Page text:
Structure and rheology of nanoparticle–polymer suspensions

Handle URI:
http://hdl.handle.net/10754/599763
Title:
Structure and rheology of nanoparticle–polymer suspensions
Authors:
Srivastava, Samanvaya; Shin, Jung Hwan; Archer, Lynden A.
Abstract:
Structure and rheology of oligomer-tethered nanoparticles suspended in low molecular weight polymeric host are investigated at various particle sizes and loadings. Strong curvature effects introduced by the small size of the nanoparticle cores are found to be important for understanding both the phase stability and rheology of the materials. Small angle X-ray scattering (SAXS) and transmission electron microscopy measurements indicate that PEG-SiO 2/PEG suspensions are more stable against phase separation and aggregation than expected from theory for interacting brushes. SAXS and rheology measurements also reveal that at high particle loadings, the stabilizing oligomer brush is significantly compressed and produces jamming in the suspensions. The jamming transition is accompanied by what appears to be a unique evolution in the transient suspension rheology, along with large increments in the zero-shear, Newtonian viscosity. The linear and nonlinear flow responses of the jammed suspensions are discussed in the framework of the Soft Glassy Rheology (SGR) model, which is shown to predict many features that are consistent with experimental observations, including a two-step relaxation following flow cessation and a facile method for determining the shear-thinning coefficient from linear viscoelastic measurements. Finally, we show that the small sizes of the particles have a significant effect on inter-particle interactions and rheology, leading to stronger deviations from expectations based on planar brushes and hard-sphere suspension theories. In particular, we find that in the high volume fraction limit, tethered nanoparticles interact in their host polymer through short-range forces, which are more analogous to those between soft particles than between spherical polymer brushes. © 2012 The Royal Society of Chemistry.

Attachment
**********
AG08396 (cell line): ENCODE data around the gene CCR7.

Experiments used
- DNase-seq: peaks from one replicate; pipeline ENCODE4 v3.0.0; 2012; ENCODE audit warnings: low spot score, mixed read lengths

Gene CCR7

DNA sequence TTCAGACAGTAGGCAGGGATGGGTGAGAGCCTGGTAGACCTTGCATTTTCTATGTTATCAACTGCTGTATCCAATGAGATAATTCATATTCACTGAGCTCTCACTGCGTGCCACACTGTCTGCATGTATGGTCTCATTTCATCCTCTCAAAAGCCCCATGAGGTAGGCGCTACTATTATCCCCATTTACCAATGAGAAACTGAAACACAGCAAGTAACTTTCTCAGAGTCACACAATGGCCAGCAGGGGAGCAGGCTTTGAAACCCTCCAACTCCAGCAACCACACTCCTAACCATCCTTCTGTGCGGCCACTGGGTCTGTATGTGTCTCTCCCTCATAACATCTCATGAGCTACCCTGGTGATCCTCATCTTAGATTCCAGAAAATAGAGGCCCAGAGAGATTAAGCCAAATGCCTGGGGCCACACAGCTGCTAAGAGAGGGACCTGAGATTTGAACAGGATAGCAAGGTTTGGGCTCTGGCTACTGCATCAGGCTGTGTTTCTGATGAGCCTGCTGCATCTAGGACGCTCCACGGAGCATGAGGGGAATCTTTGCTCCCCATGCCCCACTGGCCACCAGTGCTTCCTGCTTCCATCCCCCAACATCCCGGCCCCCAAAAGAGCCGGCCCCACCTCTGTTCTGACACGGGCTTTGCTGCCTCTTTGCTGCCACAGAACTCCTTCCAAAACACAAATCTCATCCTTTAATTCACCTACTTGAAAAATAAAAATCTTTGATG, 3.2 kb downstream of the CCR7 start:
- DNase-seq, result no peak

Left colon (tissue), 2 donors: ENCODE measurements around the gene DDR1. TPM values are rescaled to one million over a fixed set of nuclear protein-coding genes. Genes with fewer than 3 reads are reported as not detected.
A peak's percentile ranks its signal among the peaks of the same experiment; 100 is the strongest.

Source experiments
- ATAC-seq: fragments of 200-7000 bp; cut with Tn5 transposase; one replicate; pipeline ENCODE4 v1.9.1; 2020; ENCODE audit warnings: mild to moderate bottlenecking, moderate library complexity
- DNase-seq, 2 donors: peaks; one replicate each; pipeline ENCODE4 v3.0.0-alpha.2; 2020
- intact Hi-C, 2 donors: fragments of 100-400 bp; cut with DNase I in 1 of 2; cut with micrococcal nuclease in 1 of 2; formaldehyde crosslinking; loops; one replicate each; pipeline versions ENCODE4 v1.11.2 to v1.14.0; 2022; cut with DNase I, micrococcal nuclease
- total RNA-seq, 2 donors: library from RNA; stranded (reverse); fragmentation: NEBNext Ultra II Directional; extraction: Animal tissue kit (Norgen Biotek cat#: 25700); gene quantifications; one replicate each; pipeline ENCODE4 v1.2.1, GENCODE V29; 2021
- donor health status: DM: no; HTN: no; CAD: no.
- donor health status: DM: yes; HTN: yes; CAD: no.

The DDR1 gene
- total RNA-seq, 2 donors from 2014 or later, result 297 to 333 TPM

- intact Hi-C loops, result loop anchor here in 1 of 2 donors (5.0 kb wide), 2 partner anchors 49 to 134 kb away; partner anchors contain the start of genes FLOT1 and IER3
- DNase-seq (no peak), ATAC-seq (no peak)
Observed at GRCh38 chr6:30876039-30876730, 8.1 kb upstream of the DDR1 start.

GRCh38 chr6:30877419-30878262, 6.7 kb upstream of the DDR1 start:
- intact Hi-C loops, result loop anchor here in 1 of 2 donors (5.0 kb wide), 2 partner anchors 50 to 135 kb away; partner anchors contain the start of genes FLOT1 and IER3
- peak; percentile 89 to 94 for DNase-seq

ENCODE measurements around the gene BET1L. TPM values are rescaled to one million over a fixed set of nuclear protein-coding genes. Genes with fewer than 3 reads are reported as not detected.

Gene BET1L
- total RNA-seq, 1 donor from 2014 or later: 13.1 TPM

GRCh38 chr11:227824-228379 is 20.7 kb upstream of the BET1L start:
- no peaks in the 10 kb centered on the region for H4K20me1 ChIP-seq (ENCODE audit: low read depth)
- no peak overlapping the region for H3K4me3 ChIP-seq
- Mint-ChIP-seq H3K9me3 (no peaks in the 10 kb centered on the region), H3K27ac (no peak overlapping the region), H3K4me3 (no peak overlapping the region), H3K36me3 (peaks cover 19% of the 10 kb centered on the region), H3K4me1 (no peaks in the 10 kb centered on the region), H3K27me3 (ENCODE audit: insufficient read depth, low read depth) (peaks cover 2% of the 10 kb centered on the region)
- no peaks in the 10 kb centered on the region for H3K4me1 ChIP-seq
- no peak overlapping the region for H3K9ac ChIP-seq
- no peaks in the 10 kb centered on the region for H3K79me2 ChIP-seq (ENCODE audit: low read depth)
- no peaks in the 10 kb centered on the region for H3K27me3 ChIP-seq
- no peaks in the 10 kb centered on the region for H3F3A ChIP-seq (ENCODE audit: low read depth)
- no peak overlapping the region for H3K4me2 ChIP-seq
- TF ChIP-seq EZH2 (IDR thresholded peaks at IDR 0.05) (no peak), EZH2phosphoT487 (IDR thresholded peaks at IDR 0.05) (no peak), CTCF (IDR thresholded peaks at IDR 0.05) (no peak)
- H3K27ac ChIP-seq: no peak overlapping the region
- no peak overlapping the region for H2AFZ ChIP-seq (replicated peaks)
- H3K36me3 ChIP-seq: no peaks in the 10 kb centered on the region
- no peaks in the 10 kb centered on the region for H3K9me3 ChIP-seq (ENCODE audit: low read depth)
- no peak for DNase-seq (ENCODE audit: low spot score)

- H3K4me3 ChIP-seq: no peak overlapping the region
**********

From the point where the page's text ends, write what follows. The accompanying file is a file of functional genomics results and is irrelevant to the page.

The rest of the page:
Citation:
Srivastava S, Shin JH, Archer LA (2012) Structure and rheology of nanoparticle–polymer suspensions. Soft Matter 8: 4097. Available: http://dx.doi.org/10.1039/c2sm06889c.
Publisher:
Royal Society of Chemistry (RSC)
Journal:
Soft Matter
KAUST Grant Number:
KUS-C1-018-02
Issue Date:
2012
DOI:
10.1039/c2sm06889c
Type:
Article
ISSN:
1744-683X; 1744-6848
Sponsors:
This publication was based on work supported in part by Award No. KUS-C1-018-02, made by King Abdullah University of Science and Technology (KAUST) and by the National Science Foundation, Award No. DMR-1006323. Facilities available through the Cornell Center for Materials Research (CCMR) were used for this study.
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Publications Acknowledging KAUST Support

Full metadata record

DC FieldValue Language
dc.contributor.authorSrivastava, Samanvayaen
dc.contributor.authorShin, Jung Hwanen